Title

A Role for Gastric Point of Care Ultrasound in Postoperative Delayed Gastrointestinal Functioning.

Document Type

Article

Publication Date

3-24-2022

Comments

This is the accepted manuscript version from the journal Journal of Surgical Research, 2022 Mar 24;276:92-99.

The final published version of the article can be found on the journal's website: https://doi.org/10.1016/j.jss.2022.02.028

Abstract

INTRODUCTION: Delayed bowel function (DBF) and postoperative ileus (POI) are common gastrointestinal complications after surgery. There is no reliable imaging study to help diagnose these complications, forcing clinicians to rely solely on patient history and physical exam. Gastric point of care ultrasound (POCUS) is a simple bedside imaging technique to evaluate gastric contents but has not been evaluated in postoperative patients.

METHODS: Twenty colorectal patients were enrolled in this pilot study. Patients were categorized as either full or empty stomach based upon their postoperative day one gastric POCUS exams and previously published definitions. The primary outcome was GI-3 recovery, a dual end point defined as tolerance of solid food and either flatus or bowel movement. Secondary outcomes were length of stay, emesis, time to first flatus, time to first bowel movement, nasogastric tube placement, aspiration events, and mortality.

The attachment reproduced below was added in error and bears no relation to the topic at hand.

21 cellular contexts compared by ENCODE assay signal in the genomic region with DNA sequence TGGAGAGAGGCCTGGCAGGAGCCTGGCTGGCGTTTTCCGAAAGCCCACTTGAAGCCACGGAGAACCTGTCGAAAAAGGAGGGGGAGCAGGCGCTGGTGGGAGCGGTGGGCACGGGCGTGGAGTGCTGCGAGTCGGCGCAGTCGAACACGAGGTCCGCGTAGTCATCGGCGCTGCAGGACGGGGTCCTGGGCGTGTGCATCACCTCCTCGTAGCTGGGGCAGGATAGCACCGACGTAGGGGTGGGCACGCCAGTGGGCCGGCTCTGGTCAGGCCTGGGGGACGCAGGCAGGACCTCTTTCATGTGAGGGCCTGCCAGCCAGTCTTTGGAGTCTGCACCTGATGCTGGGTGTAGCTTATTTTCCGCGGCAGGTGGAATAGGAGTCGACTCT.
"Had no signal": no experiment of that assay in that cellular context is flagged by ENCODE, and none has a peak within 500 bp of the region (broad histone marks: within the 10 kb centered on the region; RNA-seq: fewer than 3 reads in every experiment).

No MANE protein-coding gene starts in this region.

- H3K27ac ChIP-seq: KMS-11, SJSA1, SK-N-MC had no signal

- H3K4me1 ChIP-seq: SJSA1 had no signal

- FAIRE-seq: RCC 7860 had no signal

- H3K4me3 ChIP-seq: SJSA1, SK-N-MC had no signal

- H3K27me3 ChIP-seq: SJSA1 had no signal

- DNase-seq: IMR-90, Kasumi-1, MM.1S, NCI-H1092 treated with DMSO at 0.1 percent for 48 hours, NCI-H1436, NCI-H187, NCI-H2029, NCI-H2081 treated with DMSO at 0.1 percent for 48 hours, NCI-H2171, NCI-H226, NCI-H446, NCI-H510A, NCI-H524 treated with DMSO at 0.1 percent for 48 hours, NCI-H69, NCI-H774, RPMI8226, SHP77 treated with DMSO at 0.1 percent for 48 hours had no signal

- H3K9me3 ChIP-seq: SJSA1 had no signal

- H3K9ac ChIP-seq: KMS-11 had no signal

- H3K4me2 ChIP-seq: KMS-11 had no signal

RESULTS: Nine of 20 patients had a full stomach postoperatively. Patients with full stomachs were younger and received greater perioperative opioid doses (74.0 ± 28.2 v 42.6 ± 32.9 morphine equivalents, P = 0.0363) compared to empty stomach patients. GI-3 recovery occurred significantly later for patients with postoperative day 1 full stomachs (2.1 ± 0.4 versus 1 ± 0 days, P = 0.00091).

CONCLUSIONS: Based upon this pilot study, gastric POCUS may hold promise as a noninvasive and simple bedside modality to potentially help identify colorectal patients at risk for postoperative DBF and POI and should be evaluated in a larger study.

Creative Commons License

Creative Commons License
This work is licensed under a Creative Commons Attribution-Noncommercial-No Derivative Works 4.0 License.

Figure 1.jpg (430 kB)
Figure 1

Figure 2.jpg (1455 kB)
Figure 2

PubMed ID

35339785

Language

English

This document is currently not available here.

Share

COinS